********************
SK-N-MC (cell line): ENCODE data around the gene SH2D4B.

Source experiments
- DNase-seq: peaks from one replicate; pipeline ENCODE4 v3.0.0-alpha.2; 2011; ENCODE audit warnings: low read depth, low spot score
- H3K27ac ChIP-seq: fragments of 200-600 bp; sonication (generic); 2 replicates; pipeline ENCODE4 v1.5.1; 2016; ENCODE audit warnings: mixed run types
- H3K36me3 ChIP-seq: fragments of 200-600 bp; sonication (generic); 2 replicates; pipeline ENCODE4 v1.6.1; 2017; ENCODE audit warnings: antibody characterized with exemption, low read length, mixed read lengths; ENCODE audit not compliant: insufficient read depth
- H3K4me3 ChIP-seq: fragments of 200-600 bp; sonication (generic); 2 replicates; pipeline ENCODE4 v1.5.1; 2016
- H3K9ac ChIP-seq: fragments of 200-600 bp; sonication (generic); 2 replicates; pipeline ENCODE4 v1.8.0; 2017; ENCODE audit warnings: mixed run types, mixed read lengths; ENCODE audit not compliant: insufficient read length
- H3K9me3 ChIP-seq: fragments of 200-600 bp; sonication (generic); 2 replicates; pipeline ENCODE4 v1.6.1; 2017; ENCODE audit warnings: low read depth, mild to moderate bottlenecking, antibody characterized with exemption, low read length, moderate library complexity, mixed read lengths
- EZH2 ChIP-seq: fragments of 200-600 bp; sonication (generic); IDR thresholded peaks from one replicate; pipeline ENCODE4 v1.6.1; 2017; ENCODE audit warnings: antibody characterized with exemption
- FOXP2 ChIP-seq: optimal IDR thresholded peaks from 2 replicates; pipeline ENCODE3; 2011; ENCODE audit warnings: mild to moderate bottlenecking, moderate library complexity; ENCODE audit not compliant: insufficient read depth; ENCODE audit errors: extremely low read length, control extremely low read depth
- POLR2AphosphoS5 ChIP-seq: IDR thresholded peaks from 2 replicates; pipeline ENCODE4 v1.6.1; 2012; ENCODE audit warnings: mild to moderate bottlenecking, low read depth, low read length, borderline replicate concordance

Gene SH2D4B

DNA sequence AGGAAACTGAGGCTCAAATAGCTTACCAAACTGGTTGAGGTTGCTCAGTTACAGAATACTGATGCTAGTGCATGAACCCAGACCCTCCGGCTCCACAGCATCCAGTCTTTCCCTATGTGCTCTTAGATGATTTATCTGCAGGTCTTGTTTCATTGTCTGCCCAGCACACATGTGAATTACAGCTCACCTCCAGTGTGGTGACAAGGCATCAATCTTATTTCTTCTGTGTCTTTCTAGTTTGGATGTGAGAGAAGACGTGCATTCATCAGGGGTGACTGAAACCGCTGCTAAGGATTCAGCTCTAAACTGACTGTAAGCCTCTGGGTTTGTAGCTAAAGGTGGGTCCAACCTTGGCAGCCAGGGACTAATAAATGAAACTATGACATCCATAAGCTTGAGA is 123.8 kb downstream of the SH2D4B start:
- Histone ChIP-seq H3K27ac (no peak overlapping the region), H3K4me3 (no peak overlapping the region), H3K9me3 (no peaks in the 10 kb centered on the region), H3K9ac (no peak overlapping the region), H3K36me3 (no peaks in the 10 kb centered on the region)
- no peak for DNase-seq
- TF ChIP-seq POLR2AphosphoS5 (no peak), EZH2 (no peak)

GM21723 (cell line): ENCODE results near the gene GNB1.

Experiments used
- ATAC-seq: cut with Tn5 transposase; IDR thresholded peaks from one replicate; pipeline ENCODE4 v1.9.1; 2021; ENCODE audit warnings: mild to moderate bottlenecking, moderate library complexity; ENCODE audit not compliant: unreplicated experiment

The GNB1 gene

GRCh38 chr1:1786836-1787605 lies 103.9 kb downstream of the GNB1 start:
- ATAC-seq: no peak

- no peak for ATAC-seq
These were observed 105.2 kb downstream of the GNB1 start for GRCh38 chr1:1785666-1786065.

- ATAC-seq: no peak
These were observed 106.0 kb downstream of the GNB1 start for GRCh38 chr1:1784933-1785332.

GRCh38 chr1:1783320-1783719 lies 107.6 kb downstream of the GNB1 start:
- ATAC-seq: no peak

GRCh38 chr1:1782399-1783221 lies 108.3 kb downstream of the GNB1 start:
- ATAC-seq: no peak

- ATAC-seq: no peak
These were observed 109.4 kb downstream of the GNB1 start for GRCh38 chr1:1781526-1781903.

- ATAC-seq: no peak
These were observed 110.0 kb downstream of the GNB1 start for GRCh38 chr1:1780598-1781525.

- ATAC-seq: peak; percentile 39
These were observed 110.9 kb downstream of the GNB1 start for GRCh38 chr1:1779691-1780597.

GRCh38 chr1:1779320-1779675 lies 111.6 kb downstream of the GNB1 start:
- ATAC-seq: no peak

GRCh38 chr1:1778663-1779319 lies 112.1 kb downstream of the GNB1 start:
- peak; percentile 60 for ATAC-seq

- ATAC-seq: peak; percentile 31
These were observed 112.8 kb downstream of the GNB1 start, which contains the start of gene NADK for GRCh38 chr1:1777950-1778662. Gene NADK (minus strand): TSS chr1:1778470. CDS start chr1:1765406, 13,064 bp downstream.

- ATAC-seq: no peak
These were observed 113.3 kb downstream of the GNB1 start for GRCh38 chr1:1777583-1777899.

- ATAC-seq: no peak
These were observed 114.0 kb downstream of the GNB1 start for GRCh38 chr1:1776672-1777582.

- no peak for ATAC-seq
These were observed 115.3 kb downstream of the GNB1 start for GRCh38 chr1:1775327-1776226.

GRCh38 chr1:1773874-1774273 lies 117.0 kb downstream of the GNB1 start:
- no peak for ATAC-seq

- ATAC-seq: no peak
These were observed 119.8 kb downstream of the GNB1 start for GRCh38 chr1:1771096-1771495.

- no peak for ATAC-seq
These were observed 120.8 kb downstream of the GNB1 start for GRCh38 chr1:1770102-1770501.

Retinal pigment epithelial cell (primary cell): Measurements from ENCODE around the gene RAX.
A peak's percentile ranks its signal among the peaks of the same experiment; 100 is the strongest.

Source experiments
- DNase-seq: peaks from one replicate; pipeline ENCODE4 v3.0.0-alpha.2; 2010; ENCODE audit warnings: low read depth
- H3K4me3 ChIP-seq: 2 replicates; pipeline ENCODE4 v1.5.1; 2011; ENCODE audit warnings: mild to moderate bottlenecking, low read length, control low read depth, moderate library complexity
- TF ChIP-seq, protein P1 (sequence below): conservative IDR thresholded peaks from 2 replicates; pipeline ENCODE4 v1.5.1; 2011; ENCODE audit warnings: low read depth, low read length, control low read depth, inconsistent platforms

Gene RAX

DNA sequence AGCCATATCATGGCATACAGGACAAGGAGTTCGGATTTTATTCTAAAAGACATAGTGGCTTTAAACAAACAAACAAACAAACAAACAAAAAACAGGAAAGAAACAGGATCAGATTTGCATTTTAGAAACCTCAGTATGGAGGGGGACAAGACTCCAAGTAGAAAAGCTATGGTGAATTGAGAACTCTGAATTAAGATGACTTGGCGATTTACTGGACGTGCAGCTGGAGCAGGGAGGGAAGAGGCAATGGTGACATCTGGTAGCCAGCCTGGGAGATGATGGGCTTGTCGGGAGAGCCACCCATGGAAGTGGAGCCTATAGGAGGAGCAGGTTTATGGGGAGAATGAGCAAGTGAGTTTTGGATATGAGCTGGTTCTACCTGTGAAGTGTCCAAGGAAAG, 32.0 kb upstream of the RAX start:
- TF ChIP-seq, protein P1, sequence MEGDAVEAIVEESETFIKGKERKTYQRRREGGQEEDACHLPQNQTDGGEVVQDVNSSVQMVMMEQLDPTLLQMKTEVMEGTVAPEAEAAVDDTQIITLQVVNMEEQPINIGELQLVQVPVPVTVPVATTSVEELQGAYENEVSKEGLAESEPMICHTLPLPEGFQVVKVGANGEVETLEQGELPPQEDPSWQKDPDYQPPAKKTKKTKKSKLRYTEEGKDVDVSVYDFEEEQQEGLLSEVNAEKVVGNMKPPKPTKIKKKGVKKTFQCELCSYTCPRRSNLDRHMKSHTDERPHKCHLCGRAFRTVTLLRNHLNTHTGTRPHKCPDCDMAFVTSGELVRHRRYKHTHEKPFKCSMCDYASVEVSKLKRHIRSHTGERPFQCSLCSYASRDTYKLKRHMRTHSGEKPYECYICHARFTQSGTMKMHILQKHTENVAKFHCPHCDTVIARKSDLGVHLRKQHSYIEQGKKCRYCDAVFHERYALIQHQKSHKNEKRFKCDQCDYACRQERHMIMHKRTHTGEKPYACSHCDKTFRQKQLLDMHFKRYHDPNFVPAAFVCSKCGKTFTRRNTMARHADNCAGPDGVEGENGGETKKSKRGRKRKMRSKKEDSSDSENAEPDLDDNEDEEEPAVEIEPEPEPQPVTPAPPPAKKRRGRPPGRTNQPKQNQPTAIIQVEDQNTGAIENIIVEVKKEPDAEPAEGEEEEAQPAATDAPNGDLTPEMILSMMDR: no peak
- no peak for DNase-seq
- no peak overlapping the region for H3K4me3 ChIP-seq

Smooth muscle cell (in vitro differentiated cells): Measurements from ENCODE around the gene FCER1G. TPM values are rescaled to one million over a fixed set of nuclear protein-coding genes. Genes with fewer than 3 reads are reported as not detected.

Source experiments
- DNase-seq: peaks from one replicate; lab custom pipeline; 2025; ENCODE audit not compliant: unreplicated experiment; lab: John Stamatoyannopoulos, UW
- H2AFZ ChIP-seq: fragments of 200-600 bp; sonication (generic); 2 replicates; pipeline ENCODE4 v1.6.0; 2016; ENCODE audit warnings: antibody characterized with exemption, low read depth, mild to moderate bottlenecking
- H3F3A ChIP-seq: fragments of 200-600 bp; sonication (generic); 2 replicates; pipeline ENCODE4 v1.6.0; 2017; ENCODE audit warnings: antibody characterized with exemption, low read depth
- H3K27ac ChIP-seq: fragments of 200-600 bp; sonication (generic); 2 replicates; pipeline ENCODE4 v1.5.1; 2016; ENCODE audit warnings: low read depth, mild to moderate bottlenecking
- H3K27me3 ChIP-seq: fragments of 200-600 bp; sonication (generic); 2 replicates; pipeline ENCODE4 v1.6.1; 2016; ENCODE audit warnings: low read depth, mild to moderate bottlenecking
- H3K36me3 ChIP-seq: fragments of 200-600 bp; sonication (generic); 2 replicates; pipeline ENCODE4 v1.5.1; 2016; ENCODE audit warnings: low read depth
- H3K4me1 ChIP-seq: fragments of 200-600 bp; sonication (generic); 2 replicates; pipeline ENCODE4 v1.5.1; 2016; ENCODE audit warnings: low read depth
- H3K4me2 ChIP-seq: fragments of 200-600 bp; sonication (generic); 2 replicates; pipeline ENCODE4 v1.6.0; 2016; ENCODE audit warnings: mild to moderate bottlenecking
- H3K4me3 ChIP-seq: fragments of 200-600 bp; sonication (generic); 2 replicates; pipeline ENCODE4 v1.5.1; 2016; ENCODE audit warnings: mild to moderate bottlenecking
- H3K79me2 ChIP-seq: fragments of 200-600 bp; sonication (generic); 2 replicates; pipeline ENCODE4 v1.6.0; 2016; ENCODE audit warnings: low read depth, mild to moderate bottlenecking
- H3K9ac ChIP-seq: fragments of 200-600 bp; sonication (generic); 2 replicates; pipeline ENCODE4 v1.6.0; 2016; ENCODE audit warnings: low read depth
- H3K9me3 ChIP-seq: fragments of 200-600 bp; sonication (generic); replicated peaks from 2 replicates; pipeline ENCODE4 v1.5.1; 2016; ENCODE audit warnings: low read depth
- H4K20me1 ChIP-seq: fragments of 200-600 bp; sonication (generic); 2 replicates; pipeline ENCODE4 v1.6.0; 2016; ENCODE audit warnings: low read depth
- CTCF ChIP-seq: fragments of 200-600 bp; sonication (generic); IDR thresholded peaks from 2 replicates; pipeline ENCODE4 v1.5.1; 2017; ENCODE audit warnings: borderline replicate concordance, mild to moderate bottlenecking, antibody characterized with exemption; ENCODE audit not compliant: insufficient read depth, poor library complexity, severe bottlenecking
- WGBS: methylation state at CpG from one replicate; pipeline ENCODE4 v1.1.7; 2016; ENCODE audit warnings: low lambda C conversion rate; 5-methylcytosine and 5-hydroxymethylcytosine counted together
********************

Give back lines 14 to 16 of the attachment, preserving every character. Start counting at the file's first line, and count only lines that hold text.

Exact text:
- Histone ChIP-seq H3K27ac (no peak overlapping the region), H3K4me3 (no peak overlapping the region), H3K9me3 (no peaks in the 10 kb centered on the region), H3K9ac (no peak overlapping the region), H3K36me3 (no peaks in the 10 kb centered on the region)
- no peak for DNase-seq
- TF ChIP-seq POLR2AphosphoS5 (no peak), EZH2 (no peak)